During 1924 and 1925, Freud and Rank met many times to share their differences over The Trauma of Birth, but, in the end, reconciliation proved impossible. “The elimination of the father in your theory strikes me as revealing too much the influence of personal factors in your life,” Freud reproached Rank. “That’s not so, of course, and cannot be,” Rank retorted, denying that he had eliminated the father; “it would be nonsense. I’ve only at tempted to assign him the correct place.” Mother comes first then father, insisted Rank. What’s so hard to understand about this basic fact? Disturbed by Freud’s blindness, Rank added, forthrightly, “The only measure is and remains whether one can be true to oneself. ” [xi]
But Freud would not be moved. “I am boiling with rage,” [xii] he exploded to Ferenczi. It was evident to Freud that Rank had denied the Oedipus complex, Freud’s greatest discovery, and was, therefore, challenging Freud’s immortality as explorer of the unconscious. Freud began to maneuver for Rank’s ouster from the inner circle.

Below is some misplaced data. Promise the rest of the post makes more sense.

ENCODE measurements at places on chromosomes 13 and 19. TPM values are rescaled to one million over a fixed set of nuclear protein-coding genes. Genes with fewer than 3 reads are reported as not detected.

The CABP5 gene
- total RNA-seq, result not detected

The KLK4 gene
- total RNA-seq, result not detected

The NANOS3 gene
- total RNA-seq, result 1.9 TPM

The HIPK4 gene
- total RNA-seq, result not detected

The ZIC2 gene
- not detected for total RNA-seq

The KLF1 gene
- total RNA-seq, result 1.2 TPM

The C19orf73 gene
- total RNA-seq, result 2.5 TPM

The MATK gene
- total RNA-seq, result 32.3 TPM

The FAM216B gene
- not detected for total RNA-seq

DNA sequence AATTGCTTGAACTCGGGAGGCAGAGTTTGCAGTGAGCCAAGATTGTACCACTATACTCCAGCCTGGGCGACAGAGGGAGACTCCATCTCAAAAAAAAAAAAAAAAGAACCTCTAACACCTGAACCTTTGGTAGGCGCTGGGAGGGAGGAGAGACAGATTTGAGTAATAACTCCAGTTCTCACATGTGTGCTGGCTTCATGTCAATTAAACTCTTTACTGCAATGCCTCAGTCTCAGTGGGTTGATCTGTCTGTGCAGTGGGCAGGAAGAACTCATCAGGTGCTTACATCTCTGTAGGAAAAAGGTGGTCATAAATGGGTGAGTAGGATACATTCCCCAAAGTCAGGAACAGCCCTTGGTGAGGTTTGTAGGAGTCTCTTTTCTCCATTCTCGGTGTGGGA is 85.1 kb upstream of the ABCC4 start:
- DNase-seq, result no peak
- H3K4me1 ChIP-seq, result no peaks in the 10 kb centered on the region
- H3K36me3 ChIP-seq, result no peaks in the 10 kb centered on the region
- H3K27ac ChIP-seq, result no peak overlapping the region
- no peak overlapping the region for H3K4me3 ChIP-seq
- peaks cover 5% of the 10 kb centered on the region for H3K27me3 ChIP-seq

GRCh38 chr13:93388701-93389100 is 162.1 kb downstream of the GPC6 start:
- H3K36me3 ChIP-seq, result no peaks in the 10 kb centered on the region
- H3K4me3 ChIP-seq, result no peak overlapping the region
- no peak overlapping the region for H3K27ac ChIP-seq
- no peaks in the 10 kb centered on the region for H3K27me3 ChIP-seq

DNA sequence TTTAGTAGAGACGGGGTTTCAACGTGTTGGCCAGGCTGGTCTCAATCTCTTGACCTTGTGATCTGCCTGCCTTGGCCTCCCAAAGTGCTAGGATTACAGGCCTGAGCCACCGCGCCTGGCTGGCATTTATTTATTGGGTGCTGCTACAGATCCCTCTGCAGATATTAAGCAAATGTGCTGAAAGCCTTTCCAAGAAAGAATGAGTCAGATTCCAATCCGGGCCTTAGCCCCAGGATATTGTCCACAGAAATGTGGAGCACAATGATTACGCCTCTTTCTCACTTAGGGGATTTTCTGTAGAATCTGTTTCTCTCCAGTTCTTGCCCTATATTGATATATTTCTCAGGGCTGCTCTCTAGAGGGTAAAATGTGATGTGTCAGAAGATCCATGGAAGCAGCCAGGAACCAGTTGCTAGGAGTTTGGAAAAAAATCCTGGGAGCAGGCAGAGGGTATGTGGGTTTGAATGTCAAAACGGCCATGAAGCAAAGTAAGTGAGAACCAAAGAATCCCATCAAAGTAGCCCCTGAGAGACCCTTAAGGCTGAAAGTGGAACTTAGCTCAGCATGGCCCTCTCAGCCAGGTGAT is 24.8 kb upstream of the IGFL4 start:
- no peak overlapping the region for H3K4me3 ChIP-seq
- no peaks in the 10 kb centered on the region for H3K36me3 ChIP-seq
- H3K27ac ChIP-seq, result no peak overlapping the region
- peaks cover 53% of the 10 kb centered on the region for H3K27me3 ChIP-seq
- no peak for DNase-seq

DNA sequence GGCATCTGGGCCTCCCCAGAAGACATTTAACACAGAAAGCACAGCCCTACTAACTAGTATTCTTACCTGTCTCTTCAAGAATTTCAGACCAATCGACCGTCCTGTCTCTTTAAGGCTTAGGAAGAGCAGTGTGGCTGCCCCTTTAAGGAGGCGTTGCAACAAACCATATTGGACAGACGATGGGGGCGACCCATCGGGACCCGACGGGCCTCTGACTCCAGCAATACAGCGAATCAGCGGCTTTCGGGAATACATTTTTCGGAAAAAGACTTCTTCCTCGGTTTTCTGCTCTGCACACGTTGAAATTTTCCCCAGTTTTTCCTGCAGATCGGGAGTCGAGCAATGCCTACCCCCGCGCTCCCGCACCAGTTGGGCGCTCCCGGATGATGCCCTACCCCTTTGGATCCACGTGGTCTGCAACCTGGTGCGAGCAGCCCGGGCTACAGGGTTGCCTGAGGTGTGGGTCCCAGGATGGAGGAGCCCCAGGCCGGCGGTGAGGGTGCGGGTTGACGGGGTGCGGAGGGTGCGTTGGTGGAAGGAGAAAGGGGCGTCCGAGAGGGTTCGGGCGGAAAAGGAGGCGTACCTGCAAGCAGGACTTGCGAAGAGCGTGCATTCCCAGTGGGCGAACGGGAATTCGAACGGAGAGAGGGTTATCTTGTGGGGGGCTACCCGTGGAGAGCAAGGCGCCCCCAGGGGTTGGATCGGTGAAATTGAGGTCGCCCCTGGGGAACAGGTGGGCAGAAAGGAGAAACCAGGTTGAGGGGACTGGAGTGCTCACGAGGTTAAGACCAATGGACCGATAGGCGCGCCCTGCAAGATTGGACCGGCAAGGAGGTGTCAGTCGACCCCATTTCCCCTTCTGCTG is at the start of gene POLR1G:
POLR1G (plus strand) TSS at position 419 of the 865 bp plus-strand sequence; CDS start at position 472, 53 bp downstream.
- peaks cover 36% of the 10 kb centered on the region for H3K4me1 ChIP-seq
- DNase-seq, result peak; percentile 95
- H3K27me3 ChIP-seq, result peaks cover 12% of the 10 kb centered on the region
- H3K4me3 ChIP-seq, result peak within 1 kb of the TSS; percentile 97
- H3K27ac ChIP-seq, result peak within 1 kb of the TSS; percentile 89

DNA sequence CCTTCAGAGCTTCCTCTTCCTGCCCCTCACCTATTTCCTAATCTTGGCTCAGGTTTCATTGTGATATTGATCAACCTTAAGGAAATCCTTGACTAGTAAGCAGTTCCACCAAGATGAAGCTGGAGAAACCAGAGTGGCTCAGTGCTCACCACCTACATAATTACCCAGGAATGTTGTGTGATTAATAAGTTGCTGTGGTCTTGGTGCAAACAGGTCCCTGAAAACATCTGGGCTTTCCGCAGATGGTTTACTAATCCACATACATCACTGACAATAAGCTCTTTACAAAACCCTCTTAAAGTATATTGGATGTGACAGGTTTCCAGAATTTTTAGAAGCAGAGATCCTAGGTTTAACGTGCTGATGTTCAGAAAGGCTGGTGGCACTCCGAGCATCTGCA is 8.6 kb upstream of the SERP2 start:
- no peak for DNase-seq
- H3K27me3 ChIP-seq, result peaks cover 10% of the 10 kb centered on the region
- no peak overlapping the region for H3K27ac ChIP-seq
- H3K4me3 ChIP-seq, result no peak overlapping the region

Lebensangst and Todesangst
In 1926, after two years of fruitless debates, Rank, fed up with Freud’s resistance to accepting basic facts, decided to resign from all his leadership positions and move to Paris. How could he make a living in Vienna if Freud was determined to oppose him? Freud held monopoly power over patient referrals.
Rank lived in Paris from 1926 to 1935, and travelled often to America to lecture at universities such as Harvard, Yale, Minnesota, Stanford and the University of Pennsylvania School of Social Work, where he taught from 1926 until his death in 1939.
Attacked by Freud and his daughter Anna, who replaced Rank on the Secret Committee and as her father’s heir, Rank’s writings on the creative will and relationship therapy nevertheless left a deep impression on an array of prominent figures:
- dancer Martha Graham;
- writer Samuel Beckett;
- artist Salvador Dali;
- psychoanalyst Jacques Lacan;
- diarist Anaïs Nin;
- writer Henry Miller;
- writer Lawrence Durrell;
- client-centered therapist Carl Rogers;
- social worker Jessie Taft;